Good night and good news

For a few moments during the Thursday “goodbye” festivities, I was afraid I’d wake up on Friday morning in bed with Suzanne Pleshette. But, no. This is real.

I thought I had nothing left to say.

And then you all gave me the greatest day of my life on Thursday with the exceptions of the day I married a woman whom I can’t wait to run home to every day, and the day the two greatest kids in the world were born.

For many years, on days I would struggle with things, I watched this — one of the greatest moments in the history of television.

And I always thought, wouldn’t it be nice to go out with such love?

And then, at 4:29 p.m. on Thursday, I did.

It would be my preference you listen to the extended interview and then all 2 1/2 hours, but if you want to cut to the chase, then scroll on No. 3 to 29:40 and  you’ll pretty well get the picture. Let the love wash over you. And take note of the song that plays after.

After that, I got a chance to cry my way through my goodbyes to the staff of The Current, providing a wobbly  bookend to the day, which started with a poor attempt to get through my remarks to the newsroom.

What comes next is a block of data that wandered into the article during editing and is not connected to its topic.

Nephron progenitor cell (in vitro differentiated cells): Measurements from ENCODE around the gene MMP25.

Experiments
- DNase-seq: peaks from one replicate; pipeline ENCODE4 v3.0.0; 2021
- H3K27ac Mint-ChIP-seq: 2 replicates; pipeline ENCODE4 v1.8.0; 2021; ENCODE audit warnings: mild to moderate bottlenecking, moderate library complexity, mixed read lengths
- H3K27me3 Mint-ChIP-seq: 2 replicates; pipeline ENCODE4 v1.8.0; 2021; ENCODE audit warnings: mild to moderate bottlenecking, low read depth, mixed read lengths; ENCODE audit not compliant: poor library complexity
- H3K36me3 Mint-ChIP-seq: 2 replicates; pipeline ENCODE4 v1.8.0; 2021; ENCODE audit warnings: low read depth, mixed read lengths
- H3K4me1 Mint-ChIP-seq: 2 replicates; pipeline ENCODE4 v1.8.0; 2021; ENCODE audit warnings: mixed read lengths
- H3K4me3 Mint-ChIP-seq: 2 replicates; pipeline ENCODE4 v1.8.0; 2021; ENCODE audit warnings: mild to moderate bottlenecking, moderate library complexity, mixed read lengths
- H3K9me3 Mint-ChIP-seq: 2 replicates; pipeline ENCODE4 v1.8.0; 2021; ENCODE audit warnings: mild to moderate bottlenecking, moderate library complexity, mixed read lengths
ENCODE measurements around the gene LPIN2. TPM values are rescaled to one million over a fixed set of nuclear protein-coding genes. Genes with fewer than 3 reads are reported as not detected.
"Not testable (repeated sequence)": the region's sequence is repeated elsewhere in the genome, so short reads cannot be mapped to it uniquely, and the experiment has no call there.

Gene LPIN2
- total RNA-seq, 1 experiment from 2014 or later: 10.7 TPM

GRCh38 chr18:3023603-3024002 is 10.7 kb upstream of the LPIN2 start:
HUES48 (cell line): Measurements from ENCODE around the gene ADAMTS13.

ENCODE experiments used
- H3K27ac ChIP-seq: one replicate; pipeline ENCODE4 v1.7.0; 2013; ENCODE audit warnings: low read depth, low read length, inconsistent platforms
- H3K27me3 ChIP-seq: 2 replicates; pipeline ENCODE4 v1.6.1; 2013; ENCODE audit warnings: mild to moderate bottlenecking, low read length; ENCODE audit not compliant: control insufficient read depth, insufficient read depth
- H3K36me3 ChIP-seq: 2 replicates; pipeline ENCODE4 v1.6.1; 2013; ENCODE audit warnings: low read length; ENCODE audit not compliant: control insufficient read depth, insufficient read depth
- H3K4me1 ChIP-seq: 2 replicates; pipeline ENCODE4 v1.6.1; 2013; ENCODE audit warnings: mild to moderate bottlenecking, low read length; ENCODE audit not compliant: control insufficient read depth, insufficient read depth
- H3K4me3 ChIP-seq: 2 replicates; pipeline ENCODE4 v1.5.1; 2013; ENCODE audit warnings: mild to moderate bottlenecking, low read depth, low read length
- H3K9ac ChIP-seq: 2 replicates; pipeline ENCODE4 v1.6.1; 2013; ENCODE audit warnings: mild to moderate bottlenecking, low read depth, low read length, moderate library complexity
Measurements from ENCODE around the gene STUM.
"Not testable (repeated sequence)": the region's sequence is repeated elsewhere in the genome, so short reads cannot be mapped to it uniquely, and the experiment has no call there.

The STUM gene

As I told my colleagues later, “this  is what happens when you wait 27 years to tell people how much you love them.”

Then it was a session with Jana Shortal and Carly Danek. And, again with the crying.

And then Lt. Gov. Peggy Flanagan read a proclamation declaring Friday Bob Collins Day in Minnesota.

All that and two lengthy pieces from both Morning Edition and All Things Considered too.

It’s going to take awhile for me to process what happened and at some point I’ll write something meaningful, probably at my old blog, Stirrings From the Empty Nest.

Though I’ve made my living in the last 21 years online, I will always be a “radio person.”

I don’t read scripts when I’m on the radio (one of the reasons, I think, I was banned years ago from membership drives at MPR) and I never let show hosts tell me what questions they’re going to ask, because I always figured if I can’t tell the story off the top of my head with the words from my heart, then I’m not ready to tell the story at all, especially on a medium that should be nothing more than a conversation.

I wasn’t sure how this radio career would end at 4:30 p.m. on Thursday. I trusted Mary — as I’ve always trusted Mary — to get us to the moment we needed to get to, and allow you to share it with us, just as radio intended.

And so it gives me a great satisfaction that the last words I’ll ever utter on a radio station — and the last words I’ll write on this blog are the same:  “I love you…”